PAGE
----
We see Joseph near the end of his story, recognizing that God made the most of a bad situation to save Joseph’s family and his people. He told his brothers, “What you intended for harm, God intended for good.” You see, somewhere in the unfolding of time God repaired Joseph’s broken and troubled heart. Allowed him to reconcile his life to his new reality.

Rebounding is never quick. Refocusing never easy. Recovery never without its bumps. Trusting his presence in our lives, we hold on to the truth that what others intend for harm or when life deals us a wicked turn, God will work for good.

What comfort might that provide to my friends who must rebound, refocus and recover from the trials and difficulties they continue to face? I find encouragement for them, and all who are struggling, in this story of an abandoned teenager who found himself in the pits. “The Lord was with Joseph” and he is with you and…he will work to bring good out of any situation.

It is a message echoed by Isaiah 43:2…

“When you pass through the waters,
I will be with you.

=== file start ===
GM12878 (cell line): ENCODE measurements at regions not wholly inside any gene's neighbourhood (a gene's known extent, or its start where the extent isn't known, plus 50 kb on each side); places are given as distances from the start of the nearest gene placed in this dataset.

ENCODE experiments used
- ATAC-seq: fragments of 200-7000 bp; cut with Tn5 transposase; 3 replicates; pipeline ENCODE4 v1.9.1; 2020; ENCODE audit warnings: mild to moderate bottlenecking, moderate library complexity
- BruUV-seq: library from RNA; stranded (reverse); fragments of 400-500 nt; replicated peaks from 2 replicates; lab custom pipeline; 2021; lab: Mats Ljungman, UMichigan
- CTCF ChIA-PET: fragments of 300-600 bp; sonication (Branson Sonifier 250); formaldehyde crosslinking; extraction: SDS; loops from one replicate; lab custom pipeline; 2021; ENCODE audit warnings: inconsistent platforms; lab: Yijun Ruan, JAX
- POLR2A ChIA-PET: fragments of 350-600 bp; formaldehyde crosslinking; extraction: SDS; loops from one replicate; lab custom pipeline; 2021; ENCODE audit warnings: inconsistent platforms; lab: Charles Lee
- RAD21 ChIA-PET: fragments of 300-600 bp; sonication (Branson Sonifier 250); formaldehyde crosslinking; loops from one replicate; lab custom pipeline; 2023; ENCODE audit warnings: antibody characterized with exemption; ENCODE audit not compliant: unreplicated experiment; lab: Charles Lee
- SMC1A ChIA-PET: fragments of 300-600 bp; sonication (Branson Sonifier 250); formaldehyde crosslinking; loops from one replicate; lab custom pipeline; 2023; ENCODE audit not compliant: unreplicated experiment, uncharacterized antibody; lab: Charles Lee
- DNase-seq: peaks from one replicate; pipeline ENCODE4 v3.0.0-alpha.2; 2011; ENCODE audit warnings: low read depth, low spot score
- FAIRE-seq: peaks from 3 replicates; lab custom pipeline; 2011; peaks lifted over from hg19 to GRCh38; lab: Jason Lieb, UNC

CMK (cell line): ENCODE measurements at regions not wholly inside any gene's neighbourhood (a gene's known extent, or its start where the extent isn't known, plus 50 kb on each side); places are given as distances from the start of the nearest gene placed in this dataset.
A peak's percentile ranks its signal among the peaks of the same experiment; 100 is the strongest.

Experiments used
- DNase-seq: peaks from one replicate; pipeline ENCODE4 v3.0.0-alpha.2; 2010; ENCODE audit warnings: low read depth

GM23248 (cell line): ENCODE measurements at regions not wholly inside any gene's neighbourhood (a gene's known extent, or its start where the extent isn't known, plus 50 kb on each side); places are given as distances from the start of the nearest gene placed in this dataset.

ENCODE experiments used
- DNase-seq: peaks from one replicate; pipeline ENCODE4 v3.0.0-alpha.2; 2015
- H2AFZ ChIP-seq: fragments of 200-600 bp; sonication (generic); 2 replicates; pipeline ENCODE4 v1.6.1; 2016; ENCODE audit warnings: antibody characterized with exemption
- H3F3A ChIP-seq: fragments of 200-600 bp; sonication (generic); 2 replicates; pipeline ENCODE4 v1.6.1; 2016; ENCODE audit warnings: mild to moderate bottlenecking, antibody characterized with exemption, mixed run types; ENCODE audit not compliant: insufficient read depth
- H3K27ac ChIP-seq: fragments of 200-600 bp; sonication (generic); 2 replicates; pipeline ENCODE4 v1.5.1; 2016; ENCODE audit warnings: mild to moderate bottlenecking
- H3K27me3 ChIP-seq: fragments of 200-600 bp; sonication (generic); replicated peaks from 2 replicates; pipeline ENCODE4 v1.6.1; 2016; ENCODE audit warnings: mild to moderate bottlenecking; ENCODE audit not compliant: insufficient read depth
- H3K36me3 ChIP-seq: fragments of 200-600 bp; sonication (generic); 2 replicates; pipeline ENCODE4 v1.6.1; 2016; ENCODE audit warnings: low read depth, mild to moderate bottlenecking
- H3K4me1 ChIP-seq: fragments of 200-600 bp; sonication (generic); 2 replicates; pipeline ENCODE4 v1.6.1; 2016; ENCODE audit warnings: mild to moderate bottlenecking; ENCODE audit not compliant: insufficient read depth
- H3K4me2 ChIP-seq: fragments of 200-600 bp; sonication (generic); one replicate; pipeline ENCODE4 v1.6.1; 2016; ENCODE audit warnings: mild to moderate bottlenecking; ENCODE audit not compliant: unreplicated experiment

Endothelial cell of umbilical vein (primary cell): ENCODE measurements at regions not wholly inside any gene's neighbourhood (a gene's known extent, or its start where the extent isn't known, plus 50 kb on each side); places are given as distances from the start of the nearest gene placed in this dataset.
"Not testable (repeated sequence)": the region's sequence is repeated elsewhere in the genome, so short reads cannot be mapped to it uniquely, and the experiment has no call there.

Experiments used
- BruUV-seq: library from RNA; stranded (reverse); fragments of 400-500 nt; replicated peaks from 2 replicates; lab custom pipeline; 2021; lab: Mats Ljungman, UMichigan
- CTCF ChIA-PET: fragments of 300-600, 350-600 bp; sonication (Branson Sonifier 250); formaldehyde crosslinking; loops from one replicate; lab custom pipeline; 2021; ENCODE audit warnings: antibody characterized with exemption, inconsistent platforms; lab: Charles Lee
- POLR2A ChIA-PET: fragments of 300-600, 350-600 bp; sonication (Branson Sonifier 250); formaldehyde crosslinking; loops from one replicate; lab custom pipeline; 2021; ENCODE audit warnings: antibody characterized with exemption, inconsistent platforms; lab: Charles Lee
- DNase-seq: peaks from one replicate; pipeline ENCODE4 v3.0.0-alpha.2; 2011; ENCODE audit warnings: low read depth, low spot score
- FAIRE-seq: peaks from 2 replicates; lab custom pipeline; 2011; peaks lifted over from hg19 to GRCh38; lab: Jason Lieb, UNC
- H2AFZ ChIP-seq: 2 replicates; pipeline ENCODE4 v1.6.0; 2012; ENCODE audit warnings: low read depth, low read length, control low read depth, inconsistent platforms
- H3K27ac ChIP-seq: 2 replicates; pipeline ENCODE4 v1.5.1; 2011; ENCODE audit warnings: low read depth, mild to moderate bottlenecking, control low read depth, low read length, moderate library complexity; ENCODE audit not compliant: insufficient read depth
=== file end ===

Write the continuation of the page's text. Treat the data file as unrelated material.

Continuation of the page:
When you walk through the fire,
you will not be burned.”

4 thoughts on “The Pit and the Promise”

  1. Kirk, we saw this very experience in Brad’s life–it took five years of each and all of us just putting one foot in front of the other until God, I his perfect timing , delivered the perfect justice that was better than we had ever dared pray for. We all stand on a firmer faith foundation having witnessed both the pain and the disappoint in Brad’s life turn to clear skies and much joy in his mother’s heart. Thanks for reminding me of the many blessings of these days of trial. Love to all of yours-Nancy

  2. Kirk,
    I always enjoy your writing. I have forwarded this one to several friends and our older daughter who has gone through a painful divorce. Her faith has remained strong, but
    she still needs encouragement as she struggles to raise her two children, ages 15 and
    10. Thank God we live near enough to help her.
    Thanks & God bless you,
    Cathy